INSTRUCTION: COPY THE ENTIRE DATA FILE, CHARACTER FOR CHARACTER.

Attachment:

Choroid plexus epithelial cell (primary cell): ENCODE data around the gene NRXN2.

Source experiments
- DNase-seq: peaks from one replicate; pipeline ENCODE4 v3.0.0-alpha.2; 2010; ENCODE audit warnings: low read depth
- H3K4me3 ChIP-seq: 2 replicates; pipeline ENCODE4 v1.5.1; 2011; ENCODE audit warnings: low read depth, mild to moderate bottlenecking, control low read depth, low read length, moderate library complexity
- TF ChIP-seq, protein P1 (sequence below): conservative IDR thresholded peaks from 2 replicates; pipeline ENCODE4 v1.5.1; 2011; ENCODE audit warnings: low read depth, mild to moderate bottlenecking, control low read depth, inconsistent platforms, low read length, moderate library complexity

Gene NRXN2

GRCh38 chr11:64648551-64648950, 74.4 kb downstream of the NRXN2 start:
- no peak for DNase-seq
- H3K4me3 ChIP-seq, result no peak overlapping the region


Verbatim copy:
Choroid plexus epithelial cell (primary cell): ENCODE data around the gene NRXN2.

Source experiments
- DNase-seq: peaks from one replicate; pipeline ENCODE4 v3.0.0-alpha.2; 2010; ENCODE audit warnings: low read depth
- H3K4me3 ChIP-seq: 2 replicates; pipeline ENCODE4 v1.5.1; 2011; ENCODE audit warnings: low read depth, mild to moderate bottlenecking, control low read depth, low read length, moderate library complexity
- TF ChIP-seq, protein P1 (sequence below): conservative IDR thresholded peaks from 2 replicates; pipeline ENCODE4 v1.5.1; 2011; ENCODE audit warnings: low read depth, mild to moderate bottlenecking, control low read depth, inconsistent platforms, low read length, moderate library complexity

Gene NRXN2

GRCh38 chr11:64648551-64648950, 74.4 kb downstream of the NRXN2 start:
- no peak for DNase-seq
- H3K4me3 ChIP-seq, result no peak overlapping the region